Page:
How do you recognize and reward outstanding employees?


A. “We recognize and reward our employees with year-end bonuses, based on a scoring system, with attendance and punctuality being from 1-10 points. We have the occasional company lunch for all workers — 20 or so a year — and a company Christmas party. Other than that, we try to be a fun place to work. We make sure our customers know our employees and give them the deserved credit for doing a good job. A company is no better than the people they hire.”

— Allen Berry, ACM Body and Frame, San Marcos, Texas

A. “What I find works better than anything is to give them $200 or $300 when they’re going on holiday and say, ‘Make sure you and your wife have dinner on us.’ Also, we sometimes let an employee use a demonstrator machine at their place. If they are taking the week off and hanging around home, I let them take a golf cart home for the week. It’s the little things they appreciate. In August, we also invite them all out to my house for a barbecue.”

— Bob Kittmer, REK Equipment, Uniondale, Ontario

A. “We have a ‘Gung Ho’ program where individual employees thank other individual employees when they do something special, plus they give them a $2 bill. We recognize them in our company newsletter in a variety of ways and we send out emails when there is a good satisfaction report. I also look at all service satisfaction cards that come back in and make a positive comment when they score a 9 or 10.”

— Don Van Houweling, Van Wall Equipment, Perry, Iowa

A. “To keep our most valuable employees with us, we have offered stock options so that they are part of the company and its success. We also offer bonuses throughout the year for those employees who go above and beyond. Insurance, uniforms, paid holidays and vacations are all part of our employee package as well. At least once a month, the guys in the sales department will cook for the parts and service departments to show their appreciation for the help they receive.”

— Jason Wilkes, Louisburg Tractor, Wake Forest, N.C.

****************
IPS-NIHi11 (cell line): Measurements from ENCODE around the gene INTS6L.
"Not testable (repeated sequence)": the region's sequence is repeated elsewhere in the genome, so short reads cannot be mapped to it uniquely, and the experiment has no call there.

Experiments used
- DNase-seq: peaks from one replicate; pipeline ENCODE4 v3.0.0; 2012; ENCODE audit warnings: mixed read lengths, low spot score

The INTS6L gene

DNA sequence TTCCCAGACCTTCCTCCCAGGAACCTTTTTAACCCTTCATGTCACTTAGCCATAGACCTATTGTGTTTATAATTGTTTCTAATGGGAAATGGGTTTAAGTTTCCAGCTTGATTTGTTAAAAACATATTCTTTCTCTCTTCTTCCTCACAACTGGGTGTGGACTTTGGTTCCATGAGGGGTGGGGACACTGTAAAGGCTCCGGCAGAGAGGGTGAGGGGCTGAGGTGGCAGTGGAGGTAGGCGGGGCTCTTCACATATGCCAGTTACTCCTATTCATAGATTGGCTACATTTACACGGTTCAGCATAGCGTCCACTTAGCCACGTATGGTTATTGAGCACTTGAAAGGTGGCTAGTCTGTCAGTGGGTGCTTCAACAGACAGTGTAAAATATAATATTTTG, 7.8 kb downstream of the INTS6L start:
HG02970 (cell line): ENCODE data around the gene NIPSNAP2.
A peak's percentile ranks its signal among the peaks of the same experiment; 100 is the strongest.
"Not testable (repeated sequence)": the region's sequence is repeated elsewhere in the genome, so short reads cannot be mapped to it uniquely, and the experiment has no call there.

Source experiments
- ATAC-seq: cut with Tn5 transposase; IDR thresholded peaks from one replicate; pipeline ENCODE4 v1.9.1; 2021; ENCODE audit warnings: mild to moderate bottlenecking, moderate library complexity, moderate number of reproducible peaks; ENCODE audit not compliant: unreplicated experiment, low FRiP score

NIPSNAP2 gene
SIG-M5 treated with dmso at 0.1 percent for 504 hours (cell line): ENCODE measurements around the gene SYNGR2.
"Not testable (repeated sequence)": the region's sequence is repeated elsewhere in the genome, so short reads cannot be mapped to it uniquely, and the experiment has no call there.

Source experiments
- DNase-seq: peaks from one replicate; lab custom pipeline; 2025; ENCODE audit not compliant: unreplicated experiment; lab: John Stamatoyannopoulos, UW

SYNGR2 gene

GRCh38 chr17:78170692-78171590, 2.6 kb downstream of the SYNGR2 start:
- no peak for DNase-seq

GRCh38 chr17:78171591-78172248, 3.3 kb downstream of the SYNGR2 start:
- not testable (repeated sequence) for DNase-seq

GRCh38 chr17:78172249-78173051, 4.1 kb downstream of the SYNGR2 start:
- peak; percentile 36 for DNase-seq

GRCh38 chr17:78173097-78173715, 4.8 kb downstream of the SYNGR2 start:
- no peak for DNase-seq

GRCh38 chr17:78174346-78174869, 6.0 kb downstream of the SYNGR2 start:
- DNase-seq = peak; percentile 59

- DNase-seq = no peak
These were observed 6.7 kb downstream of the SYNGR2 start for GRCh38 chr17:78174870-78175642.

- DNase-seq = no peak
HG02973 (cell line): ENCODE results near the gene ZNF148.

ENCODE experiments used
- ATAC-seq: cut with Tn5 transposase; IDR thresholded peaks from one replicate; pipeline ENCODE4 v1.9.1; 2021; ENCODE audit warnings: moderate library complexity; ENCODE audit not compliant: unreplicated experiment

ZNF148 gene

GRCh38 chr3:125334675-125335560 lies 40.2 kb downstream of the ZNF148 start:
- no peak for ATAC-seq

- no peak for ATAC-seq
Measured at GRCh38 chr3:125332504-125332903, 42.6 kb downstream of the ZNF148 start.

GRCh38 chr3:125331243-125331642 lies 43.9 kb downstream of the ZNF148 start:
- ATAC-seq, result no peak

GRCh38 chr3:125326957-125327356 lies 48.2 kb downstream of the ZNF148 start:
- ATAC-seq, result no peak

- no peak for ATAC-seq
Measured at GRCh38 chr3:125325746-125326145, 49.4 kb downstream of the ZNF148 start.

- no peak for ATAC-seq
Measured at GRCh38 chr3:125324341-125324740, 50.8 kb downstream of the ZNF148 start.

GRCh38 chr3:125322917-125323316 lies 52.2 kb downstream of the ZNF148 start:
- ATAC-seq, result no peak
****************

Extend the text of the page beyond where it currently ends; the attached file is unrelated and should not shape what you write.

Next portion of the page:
A. “I usually look my employees in the eye, shake their hands and thank them — always in front of their peers. I will also recognize them in our periodic newsletter. Sometimes I’ll even recognize their performance with a gift certificate to a local restaurant. As a manager, we have to recognize the obvious levels of performance by employees. A counter person who sells 10 handhelds in a day is just as accomplished as a salesperson who may sell 10 tractors and must also be recognized.”

— Harry Wells, American Equipment, Farmington, N.Y.

A. “My idea for rewarding outstanding employees is a long-term reward system. I have chosen to give the best pay for the long term and to the best employees. I have 3 employees that have been with me for 10 years and another employee that has been with me for 7 years. This is my core group. During the drought of 2012, no pay or benefits were affected with this group. Other employees were let go and others still had their hours cut. You keep your best for better days. Rewards for outstanding employees at Smitty’s mean the top pay and job security.”

— David Wood, Smitty’s Lawn & Garden Equipment, Olathe, Kan.

A. “We have a communication center in our dealership that is located between the service and parts departments that every employee walks by on a regular basis. We have a gold star on the board that allows us to put an employee’s name with their achievement posted.”

— Mitch Merz, Merz Farm Equipment, Falls City, Neb.

A. “Our main way to recognize employees is at our annual awards banquet. There, we honor the years of service for employees starting at 10 years, then move to 20 years and then for every 5 years after that. We also have several awards for our parts and service teams who have achieved outstanding results during the year, with the focus being on a team award. In addition, several of the top salesmen for the year are recognized. Our company also uses our own newsletters and social media to promote our employees to the community and to our customers.”

— Mark Foster, Birkey’s Farm Store, Lafayette, Ind.

A. “We do many different things. For no workplace accidents, we have a store lunch. Our parts people have growth incentives with a bonus check. Salesmen are paid by commission, so their productivity comes in automatically.”

— Arthur White, White’s Farm Supply, Waterville, N.Y.